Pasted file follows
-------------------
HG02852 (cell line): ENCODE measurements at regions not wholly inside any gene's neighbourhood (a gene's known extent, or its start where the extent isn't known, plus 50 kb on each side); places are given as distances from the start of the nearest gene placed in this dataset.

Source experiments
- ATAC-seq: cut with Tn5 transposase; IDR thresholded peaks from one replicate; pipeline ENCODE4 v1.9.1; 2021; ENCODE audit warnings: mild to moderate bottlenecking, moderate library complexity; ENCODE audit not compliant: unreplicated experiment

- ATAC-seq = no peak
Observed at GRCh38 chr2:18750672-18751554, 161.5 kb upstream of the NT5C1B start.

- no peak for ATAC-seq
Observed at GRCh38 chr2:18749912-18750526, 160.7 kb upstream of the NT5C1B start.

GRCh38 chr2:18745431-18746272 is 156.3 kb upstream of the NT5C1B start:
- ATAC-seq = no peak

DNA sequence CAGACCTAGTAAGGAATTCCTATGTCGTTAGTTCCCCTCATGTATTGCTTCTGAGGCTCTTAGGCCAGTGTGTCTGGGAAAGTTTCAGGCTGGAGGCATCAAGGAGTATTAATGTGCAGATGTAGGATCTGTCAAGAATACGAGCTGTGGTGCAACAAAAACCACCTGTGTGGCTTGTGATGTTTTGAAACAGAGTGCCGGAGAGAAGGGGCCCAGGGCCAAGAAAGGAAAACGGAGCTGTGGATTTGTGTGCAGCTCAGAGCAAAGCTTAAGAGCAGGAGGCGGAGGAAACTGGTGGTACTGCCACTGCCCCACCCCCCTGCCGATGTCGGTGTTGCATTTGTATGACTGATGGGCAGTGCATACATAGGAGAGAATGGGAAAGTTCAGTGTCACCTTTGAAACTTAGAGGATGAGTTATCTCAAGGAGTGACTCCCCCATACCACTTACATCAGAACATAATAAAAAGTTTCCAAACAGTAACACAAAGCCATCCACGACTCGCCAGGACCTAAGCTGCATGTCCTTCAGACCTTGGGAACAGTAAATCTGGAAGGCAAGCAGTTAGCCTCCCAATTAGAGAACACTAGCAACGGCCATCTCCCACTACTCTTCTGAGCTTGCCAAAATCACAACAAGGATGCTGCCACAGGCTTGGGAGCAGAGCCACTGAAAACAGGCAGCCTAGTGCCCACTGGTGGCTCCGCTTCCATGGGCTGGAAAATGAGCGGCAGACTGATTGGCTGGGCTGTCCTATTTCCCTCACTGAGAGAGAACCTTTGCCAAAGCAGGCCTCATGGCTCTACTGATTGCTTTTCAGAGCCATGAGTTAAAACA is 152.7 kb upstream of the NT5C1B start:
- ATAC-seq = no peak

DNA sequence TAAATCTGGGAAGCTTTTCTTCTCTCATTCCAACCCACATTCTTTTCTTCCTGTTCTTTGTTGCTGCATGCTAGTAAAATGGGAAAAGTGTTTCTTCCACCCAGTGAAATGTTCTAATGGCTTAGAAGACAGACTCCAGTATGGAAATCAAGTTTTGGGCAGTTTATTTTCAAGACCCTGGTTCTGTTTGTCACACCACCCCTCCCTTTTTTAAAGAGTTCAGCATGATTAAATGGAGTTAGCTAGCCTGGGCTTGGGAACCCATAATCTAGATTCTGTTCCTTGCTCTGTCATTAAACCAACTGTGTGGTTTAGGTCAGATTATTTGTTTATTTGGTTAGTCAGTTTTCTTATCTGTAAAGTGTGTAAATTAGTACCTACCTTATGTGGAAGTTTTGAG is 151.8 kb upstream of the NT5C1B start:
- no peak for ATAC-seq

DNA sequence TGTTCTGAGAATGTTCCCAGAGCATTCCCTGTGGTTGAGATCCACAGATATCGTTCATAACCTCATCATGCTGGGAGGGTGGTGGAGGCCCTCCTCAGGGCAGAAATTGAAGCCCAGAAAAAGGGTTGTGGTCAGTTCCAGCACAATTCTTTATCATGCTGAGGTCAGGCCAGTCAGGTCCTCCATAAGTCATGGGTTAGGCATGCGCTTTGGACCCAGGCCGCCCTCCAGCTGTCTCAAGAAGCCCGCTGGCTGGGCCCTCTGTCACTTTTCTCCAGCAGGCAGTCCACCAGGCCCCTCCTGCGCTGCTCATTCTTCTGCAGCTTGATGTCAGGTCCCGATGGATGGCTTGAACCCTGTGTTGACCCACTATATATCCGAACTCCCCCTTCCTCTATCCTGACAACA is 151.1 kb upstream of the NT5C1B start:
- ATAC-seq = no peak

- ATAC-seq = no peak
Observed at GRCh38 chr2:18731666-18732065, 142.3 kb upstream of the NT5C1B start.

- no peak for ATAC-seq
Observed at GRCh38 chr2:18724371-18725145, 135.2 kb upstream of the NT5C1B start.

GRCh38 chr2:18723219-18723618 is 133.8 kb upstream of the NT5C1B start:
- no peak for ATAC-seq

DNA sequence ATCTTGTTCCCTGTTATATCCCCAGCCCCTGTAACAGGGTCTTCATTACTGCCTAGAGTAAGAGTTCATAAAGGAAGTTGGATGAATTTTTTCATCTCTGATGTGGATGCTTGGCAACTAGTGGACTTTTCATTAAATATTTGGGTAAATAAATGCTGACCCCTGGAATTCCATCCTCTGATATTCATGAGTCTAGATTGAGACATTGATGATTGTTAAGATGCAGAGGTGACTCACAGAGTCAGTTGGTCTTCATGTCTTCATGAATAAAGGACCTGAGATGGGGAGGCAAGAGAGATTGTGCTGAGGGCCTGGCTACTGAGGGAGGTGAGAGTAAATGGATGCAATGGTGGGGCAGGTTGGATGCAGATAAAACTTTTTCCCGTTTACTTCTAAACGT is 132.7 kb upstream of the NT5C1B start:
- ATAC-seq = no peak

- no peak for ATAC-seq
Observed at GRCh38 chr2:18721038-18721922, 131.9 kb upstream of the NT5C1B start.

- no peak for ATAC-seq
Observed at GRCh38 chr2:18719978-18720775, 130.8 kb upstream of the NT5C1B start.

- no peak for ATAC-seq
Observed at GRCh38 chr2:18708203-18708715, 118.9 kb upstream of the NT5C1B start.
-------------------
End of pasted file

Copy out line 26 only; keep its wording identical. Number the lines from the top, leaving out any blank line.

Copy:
- no peak for ATAC-seq